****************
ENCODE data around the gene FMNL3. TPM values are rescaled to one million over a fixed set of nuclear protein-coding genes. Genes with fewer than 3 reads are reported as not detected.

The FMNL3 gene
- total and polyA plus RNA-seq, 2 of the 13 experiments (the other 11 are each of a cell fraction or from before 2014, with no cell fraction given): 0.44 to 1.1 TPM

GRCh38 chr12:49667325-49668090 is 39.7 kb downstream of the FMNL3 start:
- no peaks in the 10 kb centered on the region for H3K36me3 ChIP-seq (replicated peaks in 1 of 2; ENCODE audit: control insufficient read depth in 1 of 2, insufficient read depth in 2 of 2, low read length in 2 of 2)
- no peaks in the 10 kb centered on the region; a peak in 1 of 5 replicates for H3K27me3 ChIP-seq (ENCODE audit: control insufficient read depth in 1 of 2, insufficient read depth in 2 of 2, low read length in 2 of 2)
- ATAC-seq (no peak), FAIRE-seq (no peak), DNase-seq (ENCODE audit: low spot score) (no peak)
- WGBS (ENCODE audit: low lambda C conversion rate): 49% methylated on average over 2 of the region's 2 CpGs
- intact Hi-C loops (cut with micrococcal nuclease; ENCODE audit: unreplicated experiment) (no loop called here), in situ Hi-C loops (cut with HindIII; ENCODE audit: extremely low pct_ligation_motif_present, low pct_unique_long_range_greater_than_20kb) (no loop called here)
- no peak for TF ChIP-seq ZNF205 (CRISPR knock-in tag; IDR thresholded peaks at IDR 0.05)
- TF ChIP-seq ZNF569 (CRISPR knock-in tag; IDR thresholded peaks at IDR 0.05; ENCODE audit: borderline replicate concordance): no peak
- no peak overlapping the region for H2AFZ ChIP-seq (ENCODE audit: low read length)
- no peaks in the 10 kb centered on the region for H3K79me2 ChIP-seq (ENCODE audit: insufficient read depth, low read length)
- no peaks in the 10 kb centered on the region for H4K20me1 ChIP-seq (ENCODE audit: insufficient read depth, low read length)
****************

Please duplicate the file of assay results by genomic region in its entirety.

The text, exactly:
ENCODE data around the gene FMNL3. TPM values are rescaled to one million over a fixed set of nuclear protein-coding genes. Genes with fewer than 3 reads are reported as not detected.

The FMNL3 gene
- total and polyA plus RNA-seq, 2 of the 13 experiments (the other 11 are each of a cell fraction or from before 2014, with no cell fraction given): 0.44 to 1.1 TPM

GRCh38 chr12:49667325-49668090 is 39.7 kb downstream of the FMNL3 start:
- no peaks in the 10 kb centered on the region for H3K36me3 ChIP-seq (replicated peaks in 1 of 2; ENCODE audit: control insufficient read depth in 1 of 2, insufficient read depth in 2 of 2, low read length in 2 of 2)
- no peaks in the 10 kb centered on the region; a peak in 1 of 5 replicates for H3K27me3 ChIP-seq (ENCODE audit: control insufficient read depth in 1 of 2, insufficient read depth in 2 of 2, low read length in 2 of 2)
- ATAC-seq (no peak), FAIRE-seq (no peak), DNase-seq (ENCODE audit: low spot score) (no peak)
- WGBS (ENCODE audit: low lambda C conversion rate): 49% methylated on average over 2 of the region's 2 CpGs
- intact Hi-C loops (cut with micrococcal nuclease; ENCODE audit: unreplicated experiment) (no loop called here), in situ Hi-C loops (cut with HindIII; ENCODE audit: extremely low pct_ligation_motif_present, low pct_unique_long_range_greater_than_20kb) (no loop called here)
- no peak for TF ChIP-seq ZNF205 (CRISPR knock-in tag; IDR thresholded peaks at IDR 0.05)
- TF ChIP-seq ZNF569 (CRISPR knock-in tag; IDR thresholded peaks at IDR 0.05; ENCODE audit: borderline replicate concordance): no peak
- no peak overlapping the region for H2AFZ ChIP-seq (ENCODE audit: low read length)
- no peaks in the 10 kb centered on the region for H3K79me2 ChIP-seq (ENCODE audit: insufficient read depth, low read length)
- no peaks in the 10 kb centered on the region for H4K20me1 ChIP-seq (ENCODE audit: insufficient read depth, low read length)